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National Parks

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Some of the most beautiful things in the world- what takes our breath away- are not made by human hand. The touch of mother nature truly creates the most inspiring landscapes. Whether it is the majestic mountains in the distance or the close inspection of a valley of wildflowers, nature initiates an awakening that has inspired artists for centuries. Many travelers have searched for the perfect landscape, the heart grabbing scenery that will capture them completely.

As time into the modern world progressed, however, the value on the fantastic artwork of mother nature has diminished. But all is not lost. In order to preserve these masterpieces, National Parks have been set in place to allow the enjoyment of nature to continue to the current and future generations.

In Idaho, there are several parks that are available for the public to enjoy.

Yellowstone

Starting the innovative idea of national parks, Yellowstone was established in 1872 as the first national park in the world. Though Yellowstone has been a national park for less than 200 years, the human history of Yellowstone goes back for more than 11,000. Originally used as hunting grounds by Native Americans, park has benefited others in both practicality and beauty.

Today, Yellowstone ignites the imagination to its fullest capability. Most, if not all, people have imagined themselves in a science fiction movie where they get to travel to new places like the center of the earth, mysterious planets, and other places where no one has gone before. And why is this imagination so common? Because everyone yearns for adventure in their own way, and there is nothing like an exploration through the wonders that can be discovered and rediscovered at Yellowstone.

yellowstonebridge_350_01A trip to Yellowstoneincludes magnificent and powerful waterfalls, forceful and energetic geysers. That is only the beginning. There is nothing to compare looking at a colorful pool of water- worthy of a science fiction movie- with beautiful, breathtaking mountains in the distance.

Yellowstone is more than just an art piece by mother nature. It is a home to many species such as the Bull Elk, Gray Wolf, brown bear, and Great Bison. If you’re lucky, you might catch a sight of one of these powerful animals in the distance.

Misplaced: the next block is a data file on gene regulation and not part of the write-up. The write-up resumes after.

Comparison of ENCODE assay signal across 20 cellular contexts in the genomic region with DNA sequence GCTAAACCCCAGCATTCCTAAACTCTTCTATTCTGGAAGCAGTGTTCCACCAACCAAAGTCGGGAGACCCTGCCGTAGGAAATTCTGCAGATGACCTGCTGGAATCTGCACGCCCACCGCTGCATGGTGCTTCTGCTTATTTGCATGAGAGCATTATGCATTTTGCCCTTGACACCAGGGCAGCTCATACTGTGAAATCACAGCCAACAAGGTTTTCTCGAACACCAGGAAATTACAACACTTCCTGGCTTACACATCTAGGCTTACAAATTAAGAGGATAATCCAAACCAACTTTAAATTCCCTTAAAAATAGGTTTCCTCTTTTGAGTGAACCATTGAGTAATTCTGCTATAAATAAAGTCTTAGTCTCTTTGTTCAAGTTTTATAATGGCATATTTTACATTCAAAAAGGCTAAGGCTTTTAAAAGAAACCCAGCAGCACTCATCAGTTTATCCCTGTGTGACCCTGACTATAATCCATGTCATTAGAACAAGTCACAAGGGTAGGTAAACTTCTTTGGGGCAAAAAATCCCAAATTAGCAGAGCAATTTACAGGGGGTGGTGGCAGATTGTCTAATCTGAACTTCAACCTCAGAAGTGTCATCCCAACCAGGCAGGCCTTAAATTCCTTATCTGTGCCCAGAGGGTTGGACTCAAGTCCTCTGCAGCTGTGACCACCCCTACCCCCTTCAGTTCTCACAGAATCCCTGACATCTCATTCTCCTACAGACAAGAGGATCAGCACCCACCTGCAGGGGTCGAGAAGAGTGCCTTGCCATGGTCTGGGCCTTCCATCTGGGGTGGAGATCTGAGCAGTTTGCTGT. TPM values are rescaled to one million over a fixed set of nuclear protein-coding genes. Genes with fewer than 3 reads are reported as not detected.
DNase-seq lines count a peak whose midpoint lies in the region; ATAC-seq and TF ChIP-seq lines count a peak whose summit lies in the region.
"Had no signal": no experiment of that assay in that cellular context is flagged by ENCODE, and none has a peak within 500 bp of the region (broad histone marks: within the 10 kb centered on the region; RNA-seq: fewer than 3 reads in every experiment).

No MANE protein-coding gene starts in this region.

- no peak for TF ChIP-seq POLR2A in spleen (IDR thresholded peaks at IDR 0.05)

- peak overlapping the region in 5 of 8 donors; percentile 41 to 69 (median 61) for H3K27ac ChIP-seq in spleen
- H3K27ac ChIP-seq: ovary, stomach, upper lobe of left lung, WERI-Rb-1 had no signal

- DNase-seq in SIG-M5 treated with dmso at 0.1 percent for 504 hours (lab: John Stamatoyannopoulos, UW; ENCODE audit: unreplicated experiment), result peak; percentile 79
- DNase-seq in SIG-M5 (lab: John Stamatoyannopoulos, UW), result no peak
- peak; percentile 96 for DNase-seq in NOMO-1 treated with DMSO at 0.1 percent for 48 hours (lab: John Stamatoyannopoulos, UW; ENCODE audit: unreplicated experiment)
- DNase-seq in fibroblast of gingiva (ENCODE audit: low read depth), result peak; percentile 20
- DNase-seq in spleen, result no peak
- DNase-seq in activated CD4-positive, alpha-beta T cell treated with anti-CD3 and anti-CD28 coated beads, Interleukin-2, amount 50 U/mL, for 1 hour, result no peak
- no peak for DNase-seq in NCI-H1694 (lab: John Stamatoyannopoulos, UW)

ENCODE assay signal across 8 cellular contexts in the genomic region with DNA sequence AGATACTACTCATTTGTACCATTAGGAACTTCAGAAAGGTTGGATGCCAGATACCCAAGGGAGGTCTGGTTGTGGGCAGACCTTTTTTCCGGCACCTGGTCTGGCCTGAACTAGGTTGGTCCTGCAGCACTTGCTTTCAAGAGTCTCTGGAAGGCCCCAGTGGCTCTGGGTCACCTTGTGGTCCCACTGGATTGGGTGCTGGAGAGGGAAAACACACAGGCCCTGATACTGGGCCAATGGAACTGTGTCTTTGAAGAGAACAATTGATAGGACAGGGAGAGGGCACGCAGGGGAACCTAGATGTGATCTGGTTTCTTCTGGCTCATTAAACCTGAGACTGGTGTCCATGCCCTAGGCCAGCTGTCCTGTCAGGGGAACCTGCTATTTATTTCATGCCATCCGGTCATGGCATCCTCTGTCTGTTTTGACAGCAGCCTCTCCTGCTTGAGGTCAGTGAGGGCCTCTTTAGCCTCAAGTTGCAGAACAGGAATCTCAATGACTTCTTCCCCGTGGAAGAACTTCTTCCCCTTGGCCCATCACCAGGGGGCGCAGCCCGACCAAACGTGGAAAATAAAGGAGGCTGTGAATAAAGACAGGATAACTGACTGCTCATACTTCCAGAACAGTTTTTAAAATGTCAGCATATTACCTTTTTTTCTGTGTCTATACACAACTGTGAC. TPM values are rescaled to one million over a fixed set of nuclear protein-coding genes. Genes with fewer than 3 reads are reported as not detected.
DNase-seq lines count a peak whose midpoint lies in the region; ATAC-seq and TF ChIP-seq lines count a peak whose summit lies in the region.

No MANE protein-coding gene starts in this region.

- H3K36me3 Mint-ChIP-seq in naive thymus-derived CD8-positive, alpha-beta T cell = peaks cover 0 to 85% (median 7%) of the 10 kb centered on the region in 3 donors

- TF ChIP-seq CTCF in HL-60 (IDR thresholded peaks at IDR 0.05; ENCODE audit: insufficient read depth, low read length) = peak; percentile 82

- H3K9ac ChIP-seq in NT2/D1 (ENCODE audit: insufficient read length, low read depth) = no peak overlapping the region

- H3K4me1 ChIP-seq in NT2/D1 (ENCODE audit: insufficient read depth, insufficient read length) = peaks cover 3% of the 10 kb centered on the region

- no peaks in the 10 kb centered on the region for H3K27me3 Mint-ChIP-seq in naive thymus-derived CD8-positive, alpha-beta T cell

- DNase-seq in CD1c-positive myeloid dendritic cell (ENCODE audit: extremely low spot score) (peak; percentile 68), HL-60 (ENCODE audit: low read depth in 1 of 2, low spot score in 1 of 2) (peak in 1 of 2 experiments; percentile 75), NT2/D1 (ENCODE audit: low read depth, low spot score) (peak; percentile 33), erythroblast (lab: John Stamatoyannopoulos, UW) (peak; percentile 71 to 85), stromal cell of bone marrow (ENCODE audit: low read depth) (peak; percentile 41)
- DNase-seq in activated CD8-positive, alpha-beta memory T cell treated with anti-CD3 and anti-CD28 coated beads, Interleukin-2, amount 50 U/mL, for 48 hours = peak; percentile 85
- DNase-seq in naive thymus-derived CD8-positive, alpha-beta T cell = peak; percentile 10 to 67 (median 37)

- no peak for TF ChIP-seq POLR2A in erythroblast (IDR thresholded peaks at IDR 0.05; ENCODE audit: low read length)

Craters of the Moon

A must see in Idaho, whether for your first time or your tenth time, Craters of the Moon has a unique view and several places for adventure. This 715,000 acre National Park is a great place to hike and enjoy the outdoors. There are trails, underground caves, tunnels, and amazing wildlife. This park has been admired by many for generations.

Established in 1924 by President Coolidge, Craters of the Moon is abounding in rustic beauty. This park has expanded through five presidential proclamations. The most recent and largest expansion occurred November 9, 2000 when President Clinton signed a Proclamation; the monument now contains miles of federal land.

True to it’s name, Craters of the Moon appears to be the service of the moon. Though being there unfortunately does not allow you to defy gravity, there is still excitement to be had. The most common attraction is the caves. Formed thousands of years ago by molten rock, these caves are a great place for exercise and adventure. Places like Big Cinder Butte, Devil’s Orchard, Inferno cone, Broken Top Cinder Cone, Buffalo Caves, and the Echo Crater can bring out an inner passion for nature in everyone.

Nez Perce National Historical Park


Sometimes the most adventurous
places are left forgotten. Though not commonly known, the Nez Perce National Historical Park is not to be passed by. This park was dedicated to honor the history of the Nez Perce, originally known as Nimiipuu, Native Americans in Idaho. Before American settlers came to Idaho, the valleys, plateaus and prairies of this land was home to the Nez Perce for thousands of years. They roamed over the vast prairies and mountains in Idaho. The immensely beautiful canyons and rivers. Over the years this homeland turned into the modern Idaho that is known today. But the history is still there. The people can still be remembered if people take the time to learn about them.

This National Park is dedicated to telling the story of the Nez Perce people. Along with a visitors’ center to tell about the history of these people, there is a museum that has ancient original artifacts from the Nez Perce people. Here, they also share the culture of the people by telling of their ancient legends. For generations the art of storytelling has kept a culture alive.

Once you have an understanding of the Nez Perce people, their history, and their culture, there are several of intriguing sites to visit to put yourself in the place of an Nez Perce warrior. Over the whole park, there are 38 sites that are available to see by the public.

The Bear Paw Battlefield is a vast field at the base of the mountains. This land tells a story of a people who were of the final battle of the Nez Perce War of 1877. This is a land where the Nez Perce people made their final stand.  Here, the famous Chief Joseph gave his final speech where he declared, “From where the sun now stands, I will fight no more forever.”

Idaho’s National Parks not only protect the land but they also protect the heritage of the people who lived here long ago.

 sources used:

 http://www.nps.gov

http://www.visitidaho.org/

http://vulcan.wr.usgs.gov/Volcanoes/Idaho/CratersMoon/description_craters_moon.html

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